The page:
The head of Dong Energy’s UK offshore wind business says massive 12-15 megawatt offshore wind turbines could soon be on the horizon.
Speaking to The Telegraph newspaper as Dong Energy inaugurated the Burbo Bank Extension offshore windfarm in the UK – which is the first to use MHI Vestas’ 8.0 megawatt (MW) offshore wind turbines – Benj Sykes, vice president, head of asset management and UK country manager at the company said he anticipates that much larger turbines could be installed before long.
“If you wind the clock back four or five years this scale of technology was considered very ambitious,” he said of the 8MW wind turbines. “Now, you can see them in reality, commercially deployed. It’s very difficult to say where we will ultimately get to.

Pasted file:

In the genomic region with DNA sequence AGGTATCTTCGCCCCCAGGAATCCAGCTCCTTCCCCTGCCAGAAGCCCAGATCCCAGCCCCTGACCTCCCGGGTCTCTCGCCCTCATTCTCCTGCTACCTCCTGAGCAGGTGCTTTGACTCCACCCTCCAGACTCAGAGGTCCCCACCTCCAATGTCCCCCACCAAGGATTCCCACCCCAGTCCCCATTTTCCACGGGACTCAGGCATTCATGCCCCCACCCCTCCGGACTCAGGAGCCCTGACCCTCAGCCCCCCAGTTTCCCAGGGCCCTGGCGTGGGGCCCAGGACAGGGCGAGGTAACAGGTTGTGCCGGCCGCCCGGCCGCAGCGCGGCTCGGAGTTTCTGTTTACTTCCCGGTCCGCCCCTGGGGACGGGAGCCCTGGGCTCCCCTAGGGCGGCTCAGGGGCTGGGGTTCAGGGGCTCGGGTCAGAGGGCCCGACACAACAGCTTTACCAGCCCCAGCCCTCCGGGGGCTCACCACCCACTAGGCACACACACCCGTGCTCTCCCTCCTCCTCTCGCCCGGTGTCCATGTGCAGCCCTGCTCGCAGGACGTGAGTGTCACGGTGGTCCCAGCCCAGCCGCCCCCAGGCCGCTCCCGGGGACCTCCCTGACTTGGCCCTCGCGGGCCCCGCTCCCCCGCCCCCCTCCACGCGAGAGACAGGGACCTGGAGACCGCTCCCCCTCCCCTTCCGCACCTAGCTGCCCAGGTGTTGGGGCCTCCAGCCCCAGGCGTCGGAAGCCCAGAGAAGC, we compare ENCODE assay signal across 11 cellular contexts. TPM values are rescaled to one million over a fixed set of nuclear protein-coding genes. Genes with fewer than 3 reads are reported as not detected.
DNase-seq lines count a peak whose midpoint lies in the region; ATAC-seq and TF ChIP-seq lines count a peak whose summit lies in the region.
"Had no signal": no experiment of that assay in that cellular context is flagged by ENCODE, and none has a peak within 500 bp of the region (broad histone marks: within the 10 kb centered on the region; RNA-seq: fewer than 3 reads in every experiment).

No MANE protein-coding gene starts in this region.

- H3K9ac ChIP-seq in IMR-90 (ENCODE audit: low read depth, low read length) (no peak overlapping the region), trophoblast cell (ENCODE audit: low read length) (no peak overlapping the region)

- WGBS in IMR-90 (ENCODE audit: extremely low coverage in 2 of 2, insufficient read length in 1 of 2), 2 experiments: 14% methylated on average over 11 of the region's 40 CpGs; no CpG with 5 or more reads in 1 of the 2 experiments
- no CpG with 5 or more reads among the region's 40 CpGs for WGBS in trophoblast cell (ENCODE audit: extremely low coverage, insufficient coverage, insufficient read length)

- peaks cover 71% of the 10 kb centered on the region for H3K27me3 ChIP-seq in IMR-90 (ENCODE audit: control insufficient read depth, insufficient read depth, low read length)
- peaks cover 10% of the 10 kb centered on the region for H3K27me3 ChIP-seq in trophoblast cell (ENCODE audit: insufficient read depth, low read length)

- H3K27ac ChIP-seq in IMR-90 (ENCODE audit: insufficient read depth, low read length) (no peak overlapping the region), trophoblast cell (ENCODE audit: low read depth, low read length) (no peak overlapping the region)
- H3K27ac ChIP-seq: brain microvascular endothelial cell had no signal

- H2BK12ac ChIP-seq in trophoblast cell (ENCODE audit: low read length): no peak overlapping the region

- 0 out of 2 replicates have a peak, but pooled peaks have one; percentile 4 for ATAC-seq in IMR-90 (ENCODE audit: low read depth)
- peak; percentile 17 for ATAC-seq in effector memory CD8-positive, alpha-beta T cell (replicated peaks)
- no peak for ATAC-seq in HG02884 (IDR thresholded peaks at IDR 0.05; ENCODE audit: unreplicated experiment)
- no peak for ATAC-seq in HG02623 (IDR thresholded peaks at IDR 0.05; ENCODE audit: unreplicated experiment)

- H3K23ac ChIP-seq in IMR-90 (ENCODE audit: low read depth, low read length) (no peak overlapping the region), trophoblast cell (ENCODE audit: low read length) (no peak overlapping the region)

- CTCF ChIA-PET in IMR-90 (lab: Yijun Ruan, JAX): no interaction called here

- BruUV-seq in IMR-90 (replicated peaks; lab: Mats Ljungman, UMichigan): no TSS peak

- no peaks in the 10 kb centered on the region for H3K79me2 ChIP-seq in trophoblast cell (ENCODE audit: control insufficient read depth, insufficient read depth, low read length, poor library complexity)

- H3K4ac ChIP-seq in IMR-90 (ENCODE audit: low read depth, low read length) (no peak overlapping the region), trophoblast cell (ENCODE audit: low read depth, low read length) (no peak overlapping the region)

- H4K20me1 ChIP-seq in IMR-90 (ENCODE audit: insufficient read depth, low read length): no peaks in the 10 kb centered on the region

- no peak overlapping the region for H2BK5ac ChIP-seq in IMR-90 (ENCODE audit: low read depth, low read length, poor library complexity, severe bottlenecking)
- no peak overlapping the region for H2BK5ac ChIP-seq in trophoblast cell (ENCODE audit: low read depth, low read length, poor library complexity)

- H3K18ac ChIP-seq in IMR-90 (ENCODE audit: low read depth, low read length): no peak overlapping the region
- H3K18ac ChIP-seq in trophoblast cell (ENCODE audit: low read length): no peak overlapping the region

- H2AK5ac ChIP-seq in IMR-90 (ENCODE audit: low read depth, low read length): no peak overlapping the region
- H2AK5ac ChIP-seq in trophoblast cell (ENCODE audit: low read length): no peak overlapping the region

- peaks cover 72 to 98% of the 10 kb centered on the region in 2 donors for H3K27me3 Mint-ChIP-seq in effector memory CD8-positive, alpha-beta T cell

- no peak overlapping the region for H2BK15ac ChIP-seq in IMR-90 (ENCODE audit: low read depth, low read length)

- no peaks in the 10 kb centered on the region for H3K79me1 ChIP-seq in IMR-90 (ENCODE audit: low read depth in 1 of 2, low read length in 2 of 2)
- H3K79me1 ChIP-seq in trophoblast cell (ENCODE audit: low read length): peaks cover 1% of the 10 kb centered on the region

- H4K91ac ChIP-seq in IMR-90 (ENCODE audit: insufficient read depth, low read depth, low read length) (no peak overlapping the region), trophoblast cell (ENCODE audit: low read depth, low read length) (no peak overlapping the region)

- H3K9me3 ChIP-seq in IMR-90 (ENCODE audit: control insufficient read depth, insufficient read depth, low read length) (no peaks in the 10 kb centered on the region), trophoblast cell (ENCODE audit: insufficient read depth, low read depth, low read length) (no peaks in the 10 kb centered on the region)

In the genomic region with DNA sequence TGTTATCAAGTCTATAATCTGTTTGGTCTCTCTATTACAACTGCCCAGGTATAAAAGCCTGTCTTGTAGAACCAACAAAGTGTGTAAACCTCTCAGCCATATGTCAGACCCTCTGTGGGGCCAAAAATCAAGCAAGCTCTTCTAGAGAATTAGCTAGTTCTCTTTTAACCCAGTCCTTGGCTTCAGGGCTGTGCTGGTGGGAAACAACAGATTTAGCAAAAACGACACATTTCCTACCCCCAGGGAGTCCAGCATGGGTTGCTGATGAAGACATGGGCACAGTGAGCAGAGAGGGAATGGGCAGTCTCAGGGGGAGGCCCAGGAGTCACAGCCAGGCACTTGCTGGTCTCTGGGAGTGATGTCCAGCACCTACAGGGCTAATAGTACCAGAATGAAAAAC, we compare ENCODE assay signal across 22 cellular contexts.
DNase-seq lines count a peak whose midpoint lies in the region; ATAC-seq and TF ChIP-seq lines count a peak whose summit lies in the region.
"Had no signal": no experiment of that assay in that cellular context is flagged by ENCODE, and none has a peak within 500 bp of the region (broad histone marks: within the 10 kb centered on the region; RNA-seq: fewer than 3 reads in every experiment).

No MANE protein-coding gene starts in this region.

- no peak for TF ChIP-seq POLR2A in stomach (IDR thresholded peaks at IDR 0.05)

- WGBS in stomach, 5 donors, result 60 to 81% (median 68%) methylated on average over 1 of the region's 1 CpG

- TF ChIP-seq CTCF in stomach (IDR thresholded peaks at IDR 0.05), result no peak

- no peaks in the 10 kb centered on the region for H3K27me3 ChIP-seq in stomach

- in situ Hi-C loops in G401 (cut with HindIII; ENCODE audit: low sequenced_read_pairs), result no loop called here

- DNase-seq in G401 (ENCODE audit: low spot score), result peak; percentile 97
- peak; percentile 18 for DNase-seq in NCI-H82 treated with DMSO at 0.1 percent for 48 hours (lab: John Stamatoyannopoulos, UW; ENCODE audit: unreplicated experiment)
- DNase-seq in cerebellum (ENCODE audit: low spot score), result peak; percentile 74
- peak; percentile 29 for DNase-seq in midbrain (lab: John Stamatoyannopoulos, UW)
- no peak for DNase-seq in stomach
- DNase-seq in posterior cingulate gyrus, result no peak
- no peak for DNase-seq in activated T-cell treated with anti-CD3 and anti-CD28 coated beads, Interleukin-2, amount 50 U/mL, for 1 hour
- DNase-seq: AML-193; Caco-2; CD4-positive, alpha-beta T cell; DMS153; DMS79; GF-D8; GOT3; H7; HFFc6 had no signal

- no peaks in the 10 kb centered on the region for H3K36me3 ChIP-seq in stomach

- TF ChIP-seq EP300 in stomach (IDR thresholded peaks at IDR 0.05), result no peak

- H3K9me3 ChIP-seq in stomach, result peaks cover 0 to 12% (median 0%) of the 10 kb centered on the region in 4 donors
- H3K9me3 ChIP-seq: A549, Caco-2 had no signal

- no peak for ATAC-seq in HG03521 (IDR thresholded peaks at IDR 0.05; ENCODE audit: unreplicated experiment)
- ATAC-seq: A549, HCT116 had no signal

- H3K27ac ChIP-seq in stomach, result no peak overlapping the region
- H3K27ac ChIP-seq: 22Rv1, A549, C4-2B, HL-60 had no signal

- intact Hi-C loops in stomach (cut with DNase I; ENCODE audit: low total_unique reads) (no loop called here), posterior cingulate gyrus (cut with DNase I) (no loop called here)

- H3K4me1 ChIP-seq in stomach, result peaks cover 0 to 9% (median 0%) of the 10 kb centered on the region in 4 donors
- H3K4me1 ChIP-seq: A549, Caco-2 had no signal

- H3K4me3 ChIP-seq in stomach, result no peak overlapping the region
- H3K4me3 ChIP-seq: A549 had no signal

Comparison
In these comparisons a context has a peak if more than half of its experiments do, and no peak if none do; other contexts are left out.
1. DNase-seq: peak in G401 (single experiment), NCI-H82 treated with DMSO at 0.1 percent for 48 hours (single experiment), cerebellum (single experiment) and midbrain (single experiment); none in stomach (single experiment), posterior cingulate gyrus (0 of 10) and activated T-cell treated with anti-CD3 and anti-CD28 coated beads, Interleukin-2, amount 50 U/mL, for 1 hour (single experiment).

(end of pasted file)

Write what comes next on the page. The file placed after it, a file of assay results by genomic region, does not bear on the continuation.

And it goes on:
“We’re already talking about the need to scale up the current turbine range to 12MW to 15MW as part of the cost reduction journey. I think we will see that scale of turbine come in but we’re not sure from who, or when,” he added.
Offshore wind turbines have already more than doubled in size since Dong Energy constructed the first phase of Burbo Bank in 2007 with 3.7MW units. The rapid increase in size has enabled developers to slash costs almost a decade faster than government targets.
As previously reported by OWJ, MHI Vestas has already unveiled an uprated version of its 8MW offshore turbine that enables it to reach 9MW at specific site conditions. The company’s prototype at Østerild broke the energy generation record for a commercially available offshore wind turbine in December 2017. Its competitor, Siemens Wind Power, has steadily evolved its direct drive unit up to 8MW, and is understood to be working on a new, large and more powerful turbine.